Dollars to Pounds: Celestial Bodies

April 01, 2010

Ferry Gouw has directed awesome videos for Lightspeed Champion, Emmy The Great, The xx and Vampire Weekend. He used to be in a great band called Semifinalists and sometimes he draws cool comics for Platform. He's also the guy who animates Major Lazer and put together their ridiculous, nostalgia-crammed "Hold The Line" video. Now Ferry has a new band called Celestial Bodies. You might've heard their haunting new single "Vanity" or seen the video he made, in which the band's faces fall off in the prettiest way imaginable. Here's a claustrophobic, unreleased song and a new clip Ferry made for "Waste Your Time" the A-side of the single. It features many killer moves. I spoke to the singer/designer/illustrator/director/champion cage fighter (probably) about all the cool stuff he does.

Download: Celestial Body, "First Time"

Tell us about your "First Time."
I remember when dancing was a real spiritual experience that I used to share amongst friends. Real dancing, not socializing or drinking on the dancefloor, but real scummy, injury prone, sweaty endeavour. Everyone was insecure, mean, sad, lacked direction. Dancing (together) was a release from these doubts. But soon people found other things, left town, clubs closed, etc. This nostalgia fueled early Celestial Bodies stuff. "First Time" was an early song that still clung on to this sentiment, and we used to play it live a lot.

You used to be in Semifinalists. What happened there?
When Semifinalists started we were all in film school together, saw each other every day, we wrote songs together in a room. By the end we had all graduated, two people moved back to the States, then everything that's fun about being in a band—writing songs, playing shows, hanging out—became so difficult and costly. To varying degrees, we were all in dire financial situations.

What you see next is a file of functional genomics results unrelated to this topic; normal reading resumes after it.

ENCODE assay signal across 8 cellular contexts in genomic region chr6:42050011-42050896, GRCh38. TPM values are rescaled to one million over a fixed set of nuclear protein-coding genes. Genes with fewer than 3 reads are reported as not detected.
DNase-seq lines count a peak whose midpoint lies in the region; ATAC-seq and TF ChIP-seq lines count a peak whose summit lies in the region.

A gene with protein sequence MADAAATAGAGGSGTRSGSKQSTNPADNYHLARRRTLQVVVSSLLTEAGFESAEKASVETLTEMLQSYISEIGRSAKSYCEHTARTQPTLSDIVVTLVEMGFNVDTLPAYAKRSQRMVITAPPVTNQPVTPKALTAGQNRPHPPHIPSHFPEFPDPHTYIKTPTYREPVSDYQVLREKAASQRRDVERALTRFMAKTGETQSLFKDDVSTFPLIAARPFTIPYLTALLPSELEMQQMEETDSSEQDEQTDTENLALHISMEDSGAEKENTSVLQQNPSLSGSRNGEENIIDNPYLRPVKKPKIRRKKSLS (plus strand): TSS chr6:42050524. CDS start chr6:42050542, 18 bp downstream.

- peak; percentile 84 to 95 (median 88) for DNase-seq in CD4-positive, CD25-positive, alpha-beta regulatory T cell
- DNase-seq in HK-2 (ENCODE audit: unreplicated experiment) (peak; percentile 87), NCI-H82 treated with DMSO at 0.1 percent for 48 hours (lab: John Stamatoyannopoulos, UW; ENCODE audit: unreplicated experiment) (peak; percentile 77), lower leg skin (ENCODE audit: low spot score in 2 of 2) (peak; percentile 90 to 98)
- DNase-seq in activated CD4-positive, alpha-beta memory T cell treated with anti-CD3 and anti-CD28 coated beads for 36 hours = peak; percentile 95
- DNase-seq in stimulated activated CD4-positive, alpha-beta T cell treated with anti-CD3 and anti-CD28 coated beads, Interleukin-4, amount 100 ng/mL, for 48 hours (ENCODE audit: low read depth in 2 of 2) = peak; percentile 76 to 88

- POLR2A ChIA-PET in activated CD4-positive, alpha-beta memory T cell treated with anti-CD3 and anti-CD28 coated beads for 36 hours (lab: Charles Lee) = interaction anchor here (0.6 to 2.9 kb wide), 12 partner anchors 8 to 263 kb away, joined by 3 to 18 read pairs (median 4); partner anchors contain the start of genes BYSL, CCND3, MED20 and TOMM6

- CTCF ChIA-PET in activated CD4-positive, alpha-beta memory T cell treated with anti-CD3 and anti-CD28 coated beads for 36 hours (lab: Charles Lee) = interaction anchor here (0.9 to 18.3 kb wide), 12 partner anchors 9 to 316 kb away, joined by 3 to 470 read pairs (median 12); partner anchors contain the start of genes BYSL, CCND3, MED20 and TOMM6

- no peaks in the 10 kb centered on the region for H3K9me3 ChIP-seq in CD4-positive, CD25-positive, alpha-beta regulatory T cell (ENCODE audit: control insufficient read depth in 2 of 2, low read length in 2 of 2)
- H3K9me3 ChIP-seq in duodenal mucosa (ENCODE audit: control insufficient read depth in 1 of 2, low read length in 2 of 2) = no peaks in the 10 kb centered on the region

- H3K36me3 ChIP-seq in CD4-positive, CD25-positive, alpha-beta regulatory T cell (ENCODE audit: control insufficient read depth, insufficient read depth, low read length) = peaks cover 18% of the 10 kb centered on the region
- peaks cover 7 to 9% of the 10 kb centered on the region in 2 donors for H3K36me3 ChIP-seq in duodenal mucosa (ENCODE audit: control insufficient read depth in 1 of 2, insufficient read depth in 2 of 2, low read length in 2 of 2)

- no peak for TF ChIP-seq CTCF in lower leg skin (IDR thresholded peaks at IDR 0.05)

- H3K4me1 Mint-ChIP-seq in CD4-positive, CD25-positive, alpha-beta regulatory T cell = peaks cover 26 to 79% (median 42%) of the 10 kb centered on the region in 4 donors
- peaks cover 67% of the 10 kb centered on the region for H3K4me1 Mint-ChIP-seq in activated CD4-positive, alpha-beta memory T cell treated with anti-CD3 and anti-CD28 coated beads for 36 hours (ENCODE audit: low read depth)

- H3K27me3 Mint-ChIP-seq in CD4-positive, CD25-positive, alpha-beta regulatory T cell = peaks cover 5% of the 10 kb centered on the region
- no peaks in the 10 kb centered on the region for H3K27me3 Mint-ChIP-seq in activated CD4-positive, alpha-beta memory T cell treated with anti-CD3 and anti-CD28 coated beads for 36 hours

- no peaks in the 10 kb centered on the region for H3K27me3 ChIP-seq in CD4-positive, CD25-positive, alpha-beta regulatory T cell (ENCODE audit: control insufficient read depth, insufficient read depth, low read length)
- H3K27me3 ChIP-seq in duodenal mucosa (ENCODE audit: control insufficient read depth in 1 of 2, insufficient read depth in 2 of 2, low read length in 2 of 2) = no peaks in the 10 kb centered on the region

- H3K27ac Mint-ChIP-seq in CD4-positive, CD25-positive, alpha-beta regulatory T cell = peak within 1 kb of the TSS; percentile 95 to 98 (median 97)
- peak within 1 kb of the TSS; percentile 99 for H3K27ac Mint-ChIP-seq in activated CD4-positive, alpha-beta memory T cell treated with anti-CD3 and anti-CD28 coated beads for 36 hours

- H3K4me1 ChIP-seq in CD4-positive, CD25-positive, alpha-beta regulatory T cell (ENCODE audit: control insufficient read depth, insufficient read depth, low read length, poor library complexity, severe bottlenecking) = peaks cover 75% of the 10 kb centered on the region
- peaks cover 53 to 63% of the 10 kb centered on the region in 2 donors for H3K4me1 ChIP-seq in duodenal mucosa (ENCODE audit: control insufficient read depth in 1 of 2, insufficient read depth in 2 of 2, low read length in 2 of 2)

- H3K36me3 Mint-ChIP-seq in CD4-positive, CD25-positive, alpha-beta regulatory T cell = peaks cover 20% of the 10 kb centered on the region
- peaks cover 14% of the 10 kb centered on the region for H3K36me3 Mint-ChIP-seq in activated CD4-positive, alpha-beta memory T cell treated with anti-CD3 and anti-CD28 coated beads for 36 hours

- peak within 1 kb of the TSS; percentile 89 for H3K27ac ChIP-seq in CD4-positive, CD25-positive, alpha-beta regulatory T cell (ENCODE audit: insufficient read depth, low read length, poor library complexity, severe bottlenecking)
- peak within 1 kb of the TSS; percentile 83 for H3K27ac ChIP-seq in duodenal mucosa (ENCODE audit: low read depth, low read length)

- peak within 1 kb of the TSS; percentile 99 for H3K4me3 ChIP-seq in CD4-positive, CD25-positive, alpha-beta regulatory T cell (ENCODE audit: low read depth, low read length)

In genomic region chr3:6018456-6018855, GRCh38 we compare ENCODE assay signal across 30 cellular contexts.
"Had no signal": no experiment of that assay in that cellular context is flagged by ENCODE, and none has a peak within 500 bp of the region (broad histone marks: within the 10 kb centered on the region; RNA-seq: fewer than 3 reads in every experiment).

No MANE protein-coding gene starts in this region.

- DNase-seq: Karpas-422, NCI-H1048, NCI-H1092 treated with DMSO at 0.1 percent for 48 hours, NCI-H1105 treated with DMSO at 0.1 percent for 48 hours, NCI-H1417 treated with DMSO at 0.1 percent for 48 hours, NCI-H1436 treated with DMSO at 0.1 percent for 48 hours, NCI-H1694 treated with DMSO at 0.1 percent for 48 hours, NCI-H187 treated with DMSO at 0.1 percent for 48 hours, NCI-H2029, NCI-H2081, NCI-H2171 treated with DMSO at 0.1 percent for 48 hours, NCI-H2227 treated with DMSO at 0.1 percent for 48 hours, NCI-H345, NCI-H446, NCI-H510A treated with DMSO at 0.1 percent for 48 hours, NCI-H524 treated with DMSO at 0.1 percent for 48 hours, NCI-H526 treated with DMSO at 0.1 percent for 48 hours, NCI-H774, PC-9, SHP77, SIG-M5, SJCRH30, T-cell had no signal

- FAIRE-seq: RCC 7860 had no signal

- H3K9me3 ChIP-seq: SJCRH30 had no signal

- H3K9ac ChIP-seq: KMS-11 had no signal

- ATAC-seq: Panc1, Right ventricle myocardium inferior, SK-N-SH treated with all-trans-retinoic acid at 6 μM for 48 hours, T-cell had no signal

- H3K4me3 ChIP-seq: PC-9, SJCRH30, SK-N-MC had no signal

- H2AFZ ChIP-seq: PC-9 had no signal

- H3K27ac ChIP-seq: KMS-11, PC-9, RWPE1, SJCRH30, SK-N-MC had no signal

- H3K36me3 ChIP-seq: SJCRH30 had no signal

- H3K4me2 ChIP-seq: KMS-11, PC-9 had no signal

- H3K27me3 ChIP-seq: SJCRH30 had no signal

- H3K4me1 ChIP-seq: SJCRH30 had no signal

I had songs that I'd recorded on Garage Band, sketches of ideas, etc. And after Semifinalists I just wanted to play music organically, naturally, with people around me who I liked hanging with and who wanted to do it for fun. I didn't want to tell anyone about it, I didn't want to push it or be involved in a scene, I wanted the music to find its own course, and whoever likes it would like it (or not), and it'll do its own work and find it's natural place in the world.

I love the videos for "Waste Your Time" and "Vanity." You've made lots of videos, right?
I'm involved a lot with the Mad Decent crew, doing Major Lazer stuff, and various artwork. They're super awesome and fun. I'm lucky enough to be friends with people who work for labels, are in bands, or doing creative things, who like what I do and trust me to collaborate in what they're doing. This is how most of my work come about, including music videos.
Celestial Bodies stuff is the only project where I'm not responsible to anyone, and most of the time I'm not even sure what I'm doing, or what the meaning of anything is. There's something luxurious about being able to explore ideas without knowing what the outcome is. The "Vanity" video came out of restrictions in cost, space, and time. I'm a huge fan of Al Columbia and the video was an exploration of his illustration style for cheap.

Your music is quite tense. Or rather there is a lot of tension in your music.
I'm trying to lighten up a lot. There was never a deliberate attempt to pinpoint a specific sound, it's just that I like a lot of ’80s music that has this sensibility. Seems like this aspect was also what everyone else in the band recognized, responded to, and built upon, so it became even more so.

What is your favorite celestial body? I like Pluto.
I don't have any preference, but rather I like the new age, spiritual idea of a "celestial body," which insinuates something that far is beyond our comprehension. It is both real and mystical. Then we start talking about celestial bodies in theological context as opposed to scientific.

"Vanity" / "Waste Your Time" is out on 7-inch on Home.Under.Ground on April 12th.

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Dollars To Pounds
Posted: April 01, 2010
Dollars to Pounds: Celestial Bodies